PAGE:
If you’ve always written off Chicago’s suburbs as bedroom communities, you might want to take another look.
Chicago’s next-door neighbors have been upping their game in recent years, adding venues, dining and attractions to help make them competitive destinations for meetings and conferences.
These new offerings have caught the attention of planners that often weigh the pros and cons of holding events in Chicago versus its periphery communities. Beth Rice, who frequently plans regional and national trainings in the Chicago area for anywhere from 30-200 people, says she is just as likely to hold an event in the suburbs as she is to hold one downtown. Rice looks for properties that are walkable to restaurants and/or accessible by shuttle and instructs attendees not to rent a car to keep costs down.
However, she says finding affordable options downtown is becoming more of a challenge.
“Many downtown locations have so many taxes and other high costs involved that it’s becoming increasingly difficult to plan in a downtown location and work within a reasonable budget,” Rice says. “I also think that many areas in the suburbs have become more desirable with great after-hour options and entertainment districts.”
To her point, more than ever before, the suburbs are starting to offer city-inspired amenities outside the city limits.
Without some of the city’s hassles, like traffic, expensive parking and higher costs overall, Chicago’s suburbs are offering more of what planners are looking for, says Dave Parulo, president of Meet Chicago Northwest, which services Arlington Heights, Elk Grove Village, Itasca, Rolling Meadows, Roselle, Schaumburg, Streamwood and Wood Dale.
“By and large folks are looking for the appeal of being close to the city without going into the city,” Parulo says.
THE SUBURBAN ADVANTAGE
Affordability is one of the key advantages of planning an event outside downtown Chicago. Things like taxes, parking and other ancillary fees can really start to add up.
Chicago’s combined hotel tax rate hit 17.4 percent in 2016, and the city’s combined sales tax is still one of the nation’s highest at 10.25 percent. Those dining in a certain segment of Chicago are also taxed an additional 1 percent, for a total of 11.25 percent. The additional 1 percent goes to the Metropolitan Pier and Exposition Authority that owns and manages Navy Pier and McCormick Place.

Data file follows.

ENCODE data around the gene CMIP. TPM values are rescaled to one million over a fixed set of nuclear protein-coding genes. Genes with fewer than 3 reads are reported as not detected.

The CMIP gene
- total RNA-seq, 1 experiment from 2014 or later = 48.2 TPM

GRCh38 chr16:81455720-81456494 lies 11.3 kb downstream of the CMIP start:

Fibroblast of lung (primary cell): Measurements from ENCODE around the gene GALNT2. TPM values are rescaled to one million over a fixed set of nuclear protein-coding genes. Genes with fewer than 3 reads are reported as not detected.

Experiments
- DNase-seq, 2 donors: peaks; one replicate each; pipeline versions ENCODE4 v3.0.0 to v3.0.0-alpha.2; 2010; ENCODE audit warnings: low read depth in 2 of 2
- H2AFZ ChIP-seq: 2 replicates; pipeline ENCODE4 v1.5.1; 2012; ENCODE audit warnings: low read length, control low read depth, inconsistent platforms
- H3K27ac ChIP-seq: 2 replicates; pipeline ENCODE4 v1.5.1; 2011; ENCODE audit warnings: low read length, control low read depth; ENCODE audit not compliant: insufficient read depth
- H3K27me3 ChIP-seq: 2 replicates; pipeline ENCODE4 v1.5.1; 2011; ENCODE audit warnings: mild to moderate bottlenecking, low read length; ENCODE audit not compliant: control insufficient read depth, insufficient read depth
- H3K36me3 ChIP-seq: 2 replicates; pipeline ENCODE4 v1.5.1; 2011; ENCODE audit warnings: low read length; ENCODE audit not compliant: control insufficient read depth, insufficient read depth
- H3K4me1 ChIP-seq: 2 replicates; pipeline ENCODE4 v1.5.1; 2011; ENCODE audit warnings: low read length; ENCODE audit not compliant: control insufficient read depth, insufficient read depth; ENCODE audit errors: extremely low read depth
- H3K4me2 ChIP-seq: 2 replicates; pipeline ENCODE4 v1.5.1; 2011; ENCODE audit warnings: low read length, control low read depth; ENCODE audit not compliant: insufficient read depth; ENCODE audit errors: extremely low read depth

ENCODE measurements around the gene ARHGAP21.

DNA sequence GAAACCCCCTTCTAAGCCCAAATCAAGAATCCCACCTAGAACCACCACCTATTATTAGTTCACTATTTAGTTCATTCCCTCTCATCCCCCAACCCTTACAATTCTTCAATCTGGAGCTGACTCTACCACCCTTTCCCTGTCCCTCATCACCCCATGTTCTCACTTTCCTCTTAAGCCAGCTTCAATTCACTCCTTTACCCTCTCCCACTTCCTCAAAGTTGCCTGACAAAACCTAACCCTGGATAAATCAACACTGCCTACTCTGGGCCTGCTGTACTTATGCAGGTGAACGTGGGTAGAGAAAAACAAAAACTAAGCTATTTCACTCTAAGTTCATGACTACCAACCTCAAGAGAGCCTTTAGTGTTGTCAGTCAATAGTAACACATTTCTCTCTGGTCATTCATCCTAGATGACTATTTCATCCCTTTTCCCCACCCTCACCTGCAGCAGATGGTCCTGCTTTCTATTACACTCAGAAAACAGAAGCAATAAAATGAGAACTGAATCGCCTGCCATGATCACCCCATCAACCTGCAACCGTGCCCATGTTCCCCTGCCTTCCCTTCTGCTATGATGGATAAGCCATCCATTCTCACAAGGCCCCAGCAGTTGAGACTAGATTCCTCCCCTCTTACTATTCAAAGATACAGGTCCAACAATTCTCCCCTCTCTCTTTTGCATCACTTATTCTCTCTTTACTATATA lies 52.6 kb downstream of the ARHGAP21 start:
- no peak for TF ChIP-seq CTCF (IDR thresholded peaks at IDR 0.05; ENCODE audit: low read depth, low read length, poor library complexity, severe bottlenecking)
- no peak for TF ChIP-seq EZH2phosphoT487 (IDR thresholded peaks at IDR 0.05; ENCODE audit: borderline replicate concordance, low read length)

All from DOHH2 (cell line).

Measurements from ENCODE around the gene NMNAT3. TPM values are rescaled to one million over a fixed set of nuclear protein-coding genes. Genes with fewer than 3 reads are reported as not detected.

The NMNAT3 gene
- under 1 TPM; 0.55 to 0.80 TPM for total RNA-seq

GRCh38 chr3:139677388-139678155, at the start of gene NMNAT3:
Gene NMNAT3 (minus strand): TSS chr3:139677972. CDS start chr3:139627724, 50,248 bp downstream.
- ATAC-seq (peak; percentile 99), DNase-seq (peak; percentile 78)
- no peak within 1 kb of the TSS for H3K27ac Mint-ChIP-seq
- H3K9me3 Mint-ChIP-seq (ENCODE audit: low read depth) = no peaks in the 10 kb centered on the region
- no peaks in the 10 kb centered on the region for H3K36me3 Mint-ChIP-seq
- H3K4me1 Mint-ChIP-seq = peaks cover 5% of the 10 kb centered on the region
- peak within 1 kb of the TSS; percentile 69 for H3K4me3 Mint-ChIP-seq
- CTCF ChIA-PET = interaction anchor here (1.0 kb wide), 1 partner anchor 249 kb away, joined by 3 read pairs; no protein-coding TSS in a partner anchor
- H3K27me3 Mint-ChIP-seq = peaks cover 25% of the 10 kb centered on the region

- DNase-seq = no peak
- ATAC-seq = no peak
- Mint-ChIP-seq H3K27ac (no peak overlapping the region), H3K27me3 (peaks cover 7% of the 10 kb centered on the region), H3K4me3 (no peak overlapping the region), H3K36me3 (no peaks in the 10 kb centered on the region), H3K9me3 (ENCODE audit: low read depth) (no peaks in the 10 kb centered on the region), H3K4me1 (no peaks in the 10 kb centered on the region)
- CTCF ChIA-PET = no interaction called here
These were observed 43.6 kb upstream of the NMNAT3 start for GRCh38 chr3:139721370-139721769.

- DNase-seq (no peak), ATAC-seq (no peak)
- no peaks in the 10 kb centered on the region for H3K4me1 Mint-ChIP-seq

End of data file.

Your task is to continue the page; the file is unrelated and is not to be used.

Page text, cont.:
Getting out of the city can help planners (and their guests) avoid Chicago-specific taxes and also saves guests on parking since suburban venues often have free and plentiful parking lots and, many times, free shuttles to help visitors get from their venue to other meeting destinations.
The appeal of the suburbs has led multiple Chicago-based venues to expand with suburban locations. In one example, the duo behind Venue One Chicago, Sean Cannon and Lional Rivero, opened Venue One North Shore last year in north suburban Deerfield. Venue One North Shore offers 85,000 square feet of event space, including a 7,000-squarefoot outdoor garden, in what used to be the Chicago Bulls training facility.
Cornerstone Restaurant Group also opened Michael Jordan’s Restaurant location in Oak Brook this past July after several years of success with the flagship location on Michigan Avenue. The Oak Brook venue can accommodate meetings of 10-250 people and features two full bars, two patios and complete A/V capabilities.
Joshua Zadikoff, brand operations manager for Cornerstone Restaurant Group, says Oak Brook was selected because the convenience and quality of its amenities are “unparalleled.”
He further explains, “[Oak Brook] is a like a one-stopshop for meetings, events and entertainment with the benefit of being more affordable and easier to access than most metropolitan areas. The town offers a rare combination of world-class corporate businesses, premier shopping destinations, a lively hotel and restaurant scene and is surrounded by vibrant communities whose residents seek exceptional dining experiences.”
Suburban business is also “booming” for Windy City Limousine & Bus, according to Jerold Bean, vice president of sales and marketing. Rosemont, Schaumburg and Oakbrook are the most popular suburban destinations, Bean says, perhaps because transportation to these locations from O’Hare International Airport is less expensive than the same trip from the airport to the city while bus parking and vehicle staging are also less of an issue.
In many cases, heading to the suburbs instead of the city is faster, too, especially when considering clogged urban traffic and recent improvements to Illinois’ highway system. Suburbs that are near major highways also make them easier to access for regional visitors.
For instance, a new exit off Interstate 90, which opened in 2017, provides direct access to the Renaissance Schaumburg Convention Center Hotel on Meacham Road, according to Parulo.